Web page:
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Do You Have to Sell Your Home in Divorce?

Do You Have to Sell Your Home in Divorce

Although you don’t necessarily have to sell your home after you go through a divorce, it is certainly a common occurrence. Most people that do sell their homes after divorce do so for one of the following reasons. They can no longer afford the mortgage payments on the home because of the terms of their divorce and the fact that they are no longer combining incomes to pay for it, and there must be a second home established. The home has very large equity in it, and neither spouse has the money to buy out the other.
Sometimes one of the parties was not working for many years and needs to get money to be able to pay for education that would improve their earning capacity. We’ve also seen some situations where there were huge legal fees that may force the sale of a large asset, such as the house.

Basically, the house can become a financial casualty as people are often financially unprepared for the possibility of a divorce. It’s not exactly something that people plan for, and selling the house is a short-term solution to a big financial problem.

However, there may be reasons that people resist the idea of selling the house. These reasons are often emotional in nature. For example, the need for consistency that children have after a divorce is extremely significant. It is asking a lot of children to be able to deal with losing not only their parents’ marriage, but the home in which they grew up. There is also the strong emotional attachment that can be bound to a home that was for so long a family residence that built up many memories over the years.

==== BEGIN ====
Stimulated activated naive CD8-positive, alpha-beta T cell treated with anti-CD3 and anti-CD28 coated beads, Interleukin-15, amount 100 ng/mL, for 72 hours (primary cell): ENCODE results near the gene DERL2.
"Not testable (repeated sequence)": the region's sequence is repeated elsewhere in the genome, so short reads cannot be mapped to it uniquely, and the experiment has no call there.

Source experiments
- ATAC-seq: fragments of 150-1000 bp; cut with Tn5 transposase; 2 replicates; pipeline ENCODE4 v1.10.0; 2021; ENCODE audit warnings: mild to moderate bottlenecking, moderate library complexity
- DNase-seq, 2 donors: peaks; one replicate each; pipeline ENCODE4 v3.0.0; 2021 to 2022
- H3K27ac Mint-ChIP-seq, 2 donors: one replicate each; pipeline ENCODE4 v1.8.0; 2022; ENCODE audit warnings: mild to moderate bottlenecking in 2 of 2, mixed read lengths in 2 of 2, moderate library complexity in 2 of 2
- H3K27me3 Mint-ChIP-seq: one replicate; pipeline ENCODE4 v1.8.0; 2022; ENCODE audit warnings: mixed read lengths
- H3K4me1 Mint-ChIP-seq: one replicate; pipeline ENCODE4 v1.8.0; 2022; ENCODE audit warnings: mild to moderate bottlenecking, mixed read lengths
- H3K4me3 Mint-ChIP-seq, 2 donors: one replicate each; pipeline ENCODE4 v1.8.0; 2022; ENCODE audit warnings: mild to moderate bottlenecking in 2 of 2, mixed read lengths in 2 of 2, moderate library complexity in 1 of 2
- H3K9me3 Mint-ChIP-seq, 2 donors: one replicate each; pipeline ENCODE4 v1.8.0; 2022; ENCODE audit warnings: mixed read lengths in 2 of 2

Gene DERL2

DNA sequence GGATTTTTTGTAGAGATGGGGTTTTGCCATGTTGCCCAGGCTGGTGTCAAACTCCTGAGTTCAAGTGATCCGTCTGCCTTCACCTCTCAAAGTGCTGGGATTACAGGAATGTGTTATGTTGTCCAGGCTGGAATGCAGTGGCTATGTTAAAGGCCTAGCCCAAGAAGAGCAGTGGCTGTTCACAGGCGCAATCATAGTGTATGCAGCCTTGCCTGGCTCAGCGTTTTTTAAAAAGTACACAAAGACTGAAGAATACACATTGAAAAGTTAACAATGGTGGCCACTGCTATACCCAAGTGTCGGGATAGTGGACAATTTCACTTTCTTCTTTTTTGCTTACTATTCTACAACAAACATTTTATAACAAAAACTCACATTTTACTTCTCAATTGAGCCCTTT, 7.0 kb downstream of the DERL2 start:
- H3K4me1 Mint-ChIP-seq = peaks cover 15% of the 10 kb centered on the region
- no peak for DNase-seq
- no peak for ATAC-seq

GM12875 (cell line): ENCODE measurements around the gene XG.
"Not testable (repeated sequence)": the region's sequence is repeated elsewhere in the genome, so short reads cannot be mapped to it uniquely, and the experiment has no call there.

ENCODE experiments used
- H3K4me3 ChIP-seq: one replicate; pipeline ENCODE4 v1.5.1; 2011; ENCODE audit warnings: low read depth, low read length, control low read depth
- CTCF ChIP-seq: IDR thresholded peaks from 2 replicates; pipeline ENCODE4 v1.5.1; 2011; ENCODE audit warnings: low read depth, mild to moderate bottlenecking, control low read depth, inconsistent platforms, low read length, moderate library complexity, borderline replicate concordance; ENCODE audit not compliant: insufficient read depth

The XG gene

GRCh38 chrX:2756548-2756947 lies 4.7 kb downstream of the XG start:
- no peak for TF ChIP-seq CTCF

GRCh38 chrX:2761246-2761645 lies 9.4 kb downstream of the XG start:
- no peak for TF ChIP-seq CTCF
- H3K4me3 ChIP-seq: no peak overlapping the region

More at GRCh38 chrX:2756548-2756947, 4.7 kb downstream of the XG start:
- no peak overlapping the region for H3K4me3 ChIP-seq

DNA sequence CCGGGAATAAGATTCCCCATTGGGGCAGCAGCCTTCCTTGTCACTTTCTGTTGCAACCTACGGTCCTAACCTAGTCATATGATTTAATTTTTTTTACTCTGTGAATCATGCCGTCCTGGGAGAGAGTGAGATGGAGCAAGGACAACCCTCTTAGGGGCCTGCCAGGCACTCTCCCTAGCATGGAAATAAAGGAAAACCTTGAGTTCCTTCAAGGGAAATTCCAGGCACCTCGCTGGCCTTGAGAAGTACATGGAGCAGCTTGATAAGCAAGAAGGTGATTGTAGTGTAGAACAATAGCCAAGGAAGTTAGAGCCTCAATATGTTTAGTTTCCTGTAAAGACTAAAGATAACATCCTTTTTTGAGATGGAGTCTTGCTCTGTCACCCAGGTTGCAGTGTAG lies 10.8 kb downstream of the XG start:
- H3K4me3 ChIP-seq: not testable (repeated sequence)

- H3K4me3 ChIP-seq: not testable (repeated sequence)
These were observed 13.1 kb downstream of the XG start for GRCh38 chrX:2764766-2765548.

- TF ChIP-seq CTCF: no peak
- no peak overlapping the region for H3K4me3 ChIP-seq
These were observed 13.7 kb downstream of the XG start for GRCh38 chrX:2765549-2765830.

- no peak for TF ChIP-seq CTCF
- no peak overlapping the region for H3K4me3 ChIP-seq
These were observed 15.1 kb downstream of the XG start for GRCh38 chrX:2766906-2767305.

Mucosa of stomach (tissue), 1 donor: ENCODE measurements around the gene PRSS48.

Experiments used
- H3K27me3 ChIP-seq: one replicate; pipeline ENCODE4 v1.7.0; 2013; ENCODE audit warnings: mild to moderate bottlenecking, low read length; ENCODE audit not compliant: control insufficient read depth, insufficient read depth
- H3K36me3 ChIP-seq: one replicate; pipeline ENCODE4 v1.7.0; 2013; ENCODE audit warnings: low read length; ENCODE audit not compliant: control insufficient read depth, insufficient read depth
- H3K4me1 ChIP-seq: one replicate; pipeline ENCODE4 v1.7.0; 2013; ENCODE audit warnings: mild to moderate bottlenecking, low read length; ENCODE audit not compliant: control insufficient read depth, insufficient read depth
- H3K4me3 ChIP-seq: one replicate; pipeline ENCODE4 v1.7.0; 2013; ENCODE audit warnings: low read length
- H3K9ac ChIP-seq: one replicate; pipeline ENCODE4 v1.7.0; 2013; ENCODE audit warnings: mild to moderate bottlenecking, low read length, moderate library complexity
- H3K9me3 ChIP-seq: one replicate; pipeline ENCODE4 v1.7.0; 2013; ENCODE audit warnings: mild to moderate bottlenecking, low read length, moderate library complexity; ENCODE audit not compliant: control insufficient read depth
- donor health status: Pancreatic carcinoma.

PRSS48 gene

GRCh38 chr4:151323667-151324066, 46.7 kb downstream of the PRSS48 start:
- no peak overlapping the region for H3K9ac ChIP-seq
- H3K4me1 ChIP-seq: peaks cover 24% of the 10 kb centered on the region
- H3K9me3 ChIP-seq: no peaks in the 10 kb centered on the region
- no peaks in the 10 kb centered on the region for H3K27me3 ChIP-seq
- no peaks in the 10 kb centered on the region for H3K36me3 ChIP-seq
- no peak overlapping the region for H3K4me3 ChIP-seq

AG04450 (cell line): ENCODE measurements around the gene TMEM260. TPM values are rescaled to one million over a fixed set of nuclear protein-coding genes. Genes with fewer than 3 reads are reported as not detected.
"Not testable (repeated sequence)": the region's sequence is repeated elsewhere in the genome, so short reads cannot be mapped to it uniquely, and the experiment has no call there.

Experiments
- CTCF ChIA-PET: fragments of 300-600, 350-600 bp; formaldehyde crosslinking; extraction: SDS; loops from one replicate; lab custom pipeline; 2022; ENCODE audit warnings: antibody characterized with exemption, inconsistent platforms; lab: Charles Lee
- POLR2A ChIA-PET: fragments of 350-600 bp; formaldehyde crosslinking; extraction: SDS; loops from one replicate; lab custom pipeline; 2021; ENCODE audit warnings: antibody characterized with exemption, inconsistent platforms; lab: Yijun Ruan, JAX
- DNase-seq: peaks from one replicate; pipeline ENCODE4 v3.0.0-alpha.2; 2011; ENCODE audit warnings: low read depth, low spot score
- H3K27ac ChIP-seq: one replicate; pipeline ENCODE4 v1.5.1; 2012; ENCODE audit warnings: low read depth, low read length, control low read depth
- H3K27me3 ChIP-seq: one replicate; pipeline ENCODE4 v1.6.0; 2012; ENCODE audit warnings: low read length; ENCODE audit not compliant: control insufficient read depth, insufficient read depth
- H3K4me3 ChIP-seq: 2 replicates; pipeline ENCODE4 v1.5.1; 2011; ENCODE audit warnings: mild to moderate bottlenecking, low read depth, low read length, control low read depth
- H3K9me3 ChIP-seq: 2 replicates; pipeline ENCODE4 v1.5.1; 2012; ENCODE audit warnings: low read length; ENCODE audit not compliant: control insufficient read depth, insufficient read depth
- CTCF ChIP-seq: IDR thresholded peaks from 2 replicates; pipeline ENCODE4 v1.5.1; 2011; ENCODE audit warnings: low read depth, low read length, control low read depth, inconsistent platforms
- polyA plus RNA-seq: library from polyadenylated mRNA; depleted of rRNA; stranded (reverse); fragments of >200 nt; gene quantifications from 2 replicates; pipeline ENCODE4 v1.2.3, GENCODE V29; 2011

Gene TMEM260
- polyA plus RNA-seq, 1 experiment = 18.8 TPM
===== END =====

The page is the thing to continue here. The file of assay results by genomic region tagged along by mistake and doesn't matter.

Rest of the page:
How to Know When You Need a Prenuptial Agreement

If you are about to enter into a marriage with your significant other, you may be wondering if a prenuptial agreement is needed to protect your assets. Although no one likes to think about the possibility of a marriage dissolving, reasons couples choose to enter into a prenuptial agreement may be to clarify terms of divorce in case of future separation. Determining how a couple’s assets will be divided in a divorce before the couple gets married enables each party to clearly understand what they will receive after the dissolution of their marriage. This understanding can help reduce arguments in divorce proceedings, and may allow for a smoother divorce process.

If one or both members of a couple have children from a previous relationship, they may use their prenuptial agreement to outline how they wish to pass down their assets in the case of their death. Without formally stating their intended division of assets, a spouse risks that the majority of their property could be claimed by their partner, or divided according to state laws.

Couples may use a prenuptial agreement to distinguish who is responsible for which financial aspects of their relationship. They can also clarify who has a right to which assets. If you or your spouse acquired significant debt prior to your relationship, you may wish to include in a prenuptial agreement that one partner is not responsible for the other’s financial obligations.

There are many reasons couples choose to enter into a prenuptial agreement. Often, couples choose this type of contract because they want to have a say in the division of their property in the event of divorce or death. If no prenuptial agreement or — in the case of death — estate plan exists, the state’s laws determine who has access to a person’s assets.

Divorce Lawyer Free Consultation

If you have a question about divorce law or if you need to start or defend against a divorce case in Utah, please call Ascent Law at (801) 676-5506. We want to help you.

Michael R. Anderson, JD

Ascent Law LLC
8833 S. Redwood Road, Suite C
West Jordan, Utah
84088 United States

Telephone: (801) 676-5506